Fannie Mae and Freddie Mac are now allowing struggling homeowners with loans backed by the government-sponsored enterprises, or GSEs, to sell their properties through a Short Sale or deed-in-lieu of foreclosure if they can’t get a loan modification, officials announced this week.
GSE loans were excluded from the Treasury’s Home Affordable Foreclosure Alternatives (HAFA) program’s guidelines, which went into effect in April. HAFA, which streamlines the Short Sale process, was created to help both homeowners and banks avoid foreclosure.
To be eligible for HAFA, Fannie and Freddie loans must first qualify for and enroll in the Home Affordable Modification Program (HAMP). GSE loans are eligible for HAFA only after HAMP and other home-retention options have failed.
Freddie Mac and Fannie Mae servicers must comply with the new HAFA procedures by Aug. 1; the program expires Dec. 31, 2012.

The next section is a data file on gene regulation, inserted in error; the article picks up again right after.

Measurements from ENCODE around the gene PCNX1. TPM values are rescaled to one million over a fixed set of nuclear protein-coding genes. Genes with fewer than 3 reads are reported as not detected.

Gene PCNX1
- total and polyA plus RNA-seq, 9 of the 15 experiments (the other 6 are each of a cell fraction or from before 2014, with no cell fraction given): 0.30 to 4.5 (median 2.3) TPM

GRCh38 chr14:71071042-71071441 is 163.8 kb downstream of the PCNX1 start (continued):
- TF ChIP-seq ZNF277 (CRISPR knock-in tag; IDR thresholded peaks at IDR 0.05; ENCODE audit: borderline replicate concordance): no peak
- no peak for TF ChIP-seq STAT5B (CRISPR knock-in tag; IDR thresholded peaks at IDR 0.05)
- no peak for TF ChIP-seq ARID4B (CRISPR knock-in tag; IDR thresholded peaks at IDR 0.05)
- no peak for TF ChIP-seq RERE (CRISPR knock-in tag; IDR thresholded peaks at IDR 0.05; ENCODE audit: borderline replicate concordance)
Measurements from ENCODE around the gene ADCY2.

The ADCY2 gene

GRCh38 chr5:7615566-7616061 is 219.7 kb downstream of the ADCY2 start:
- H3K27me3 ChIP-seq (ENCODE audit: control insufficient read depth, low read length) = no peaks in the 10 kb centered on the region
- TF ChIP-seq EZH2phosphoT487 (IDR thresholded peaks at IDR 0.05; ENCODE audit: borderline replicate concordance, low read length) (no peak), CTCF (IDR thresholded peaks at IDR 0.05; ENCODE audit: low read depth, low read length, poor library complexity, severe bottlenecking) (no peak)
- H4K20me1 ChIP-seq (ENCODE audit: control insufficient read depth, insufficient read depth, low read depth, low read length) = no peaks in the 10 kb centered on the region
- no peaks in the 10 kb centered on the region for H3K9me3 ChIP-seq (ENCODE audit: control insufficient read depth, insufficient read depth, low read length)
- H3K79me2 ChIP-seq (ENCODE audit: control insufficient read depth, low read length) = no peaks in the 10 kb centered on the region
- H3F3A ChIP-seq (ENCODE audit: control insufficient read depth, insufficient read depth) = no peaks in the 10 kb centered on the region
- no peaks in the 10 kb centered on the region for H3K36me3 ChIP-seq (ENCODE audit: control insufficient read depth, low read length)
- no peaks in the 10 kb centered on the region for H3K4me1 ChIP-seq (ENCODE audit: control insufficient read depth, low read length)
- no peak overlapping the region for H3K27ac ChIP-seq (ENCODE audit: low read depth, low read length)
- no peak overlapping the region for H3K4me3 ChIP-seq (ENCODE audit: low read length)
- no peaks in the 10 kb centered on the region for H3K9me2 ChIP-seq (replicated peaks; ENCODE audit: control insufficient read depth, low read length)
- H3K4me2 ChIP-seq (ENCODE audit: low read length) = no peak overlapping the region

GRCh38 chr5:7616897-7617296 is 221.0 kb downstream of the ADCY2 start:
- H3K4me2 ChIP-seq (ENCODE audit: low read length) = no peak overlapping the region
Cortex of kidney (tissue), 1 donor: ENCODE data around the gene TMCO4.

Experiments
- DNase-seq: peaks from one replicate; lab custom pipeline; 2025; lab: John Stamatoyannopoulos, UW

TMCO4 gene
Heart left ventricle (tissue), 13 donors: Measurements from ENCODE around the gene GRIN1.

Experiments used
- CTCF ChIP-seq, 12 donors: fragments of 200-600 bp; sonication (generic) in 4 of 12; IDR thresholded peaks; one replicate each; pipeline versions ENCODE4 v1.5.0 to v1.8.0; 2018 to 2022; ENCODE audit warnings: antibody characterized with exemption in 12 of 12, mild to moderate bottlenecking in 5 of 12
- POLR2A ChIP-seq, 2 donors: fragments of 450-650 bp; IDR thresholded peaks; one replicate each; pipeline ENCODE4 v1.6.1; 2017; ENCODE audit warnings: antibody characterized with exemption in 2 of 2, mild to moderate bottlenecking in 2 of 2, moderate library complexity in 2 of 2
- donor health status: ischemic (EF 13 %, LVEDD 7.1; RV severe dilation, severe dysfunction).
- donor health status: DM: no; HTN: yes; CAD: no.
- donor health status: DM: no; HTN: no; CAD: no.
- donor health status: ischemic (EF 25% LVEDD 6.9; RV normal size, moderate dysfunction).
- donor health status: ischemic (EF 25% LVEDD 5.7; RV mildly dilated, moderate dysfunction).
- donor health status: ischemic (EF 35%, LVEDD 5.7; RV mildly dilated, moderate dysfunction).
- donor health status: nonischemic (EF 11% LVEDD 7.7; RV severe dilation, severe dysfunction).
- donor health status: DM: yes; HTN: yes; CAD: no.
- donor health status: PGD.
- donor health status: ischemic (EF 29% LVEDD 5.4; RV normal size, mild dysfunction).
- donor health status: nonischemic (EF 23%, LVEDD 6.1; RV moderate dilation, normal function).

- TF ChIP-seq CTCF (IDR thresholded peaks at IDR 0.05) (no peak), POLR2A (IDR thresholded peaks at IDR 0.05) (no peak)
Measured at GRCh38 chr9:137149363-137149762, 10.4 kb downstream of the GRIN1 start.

Here’s an excerpt from a DSNews article detailing the new GSE procedures:
Fannie Mae’s HAFA servicing guide stipulates that, “All servicers must implement Fannie Mae’s HAFA for all conventional mortgage loans that are held in Fannie Mae’s portfolio, that are part of an MBS [mortgage-backed securities] pool that has the special servicing option, or that are part of a shared-risk MBS pool for which Fannie Mae markets the acquired property.”
Freddie Mac’s HAFA servicing bulletin specifies, “First-lien mortgages owned, guaranteed, or securitized by Freddie Mac that were originated on or before January 1, 2009.”
The GSEs will pay financial incentives to both servicers and borrowers who make use of a short sale or a deed-in-lieu to avoid a foreclosure on a HAMP-eligible loan. Servicers will receive $2,200 for every HAFA short sale and $1,500 for every HAFA deed-in-lieu completed. Borrowers are entitled to an incentive payment of $3,000 to assist with relocation expenses.
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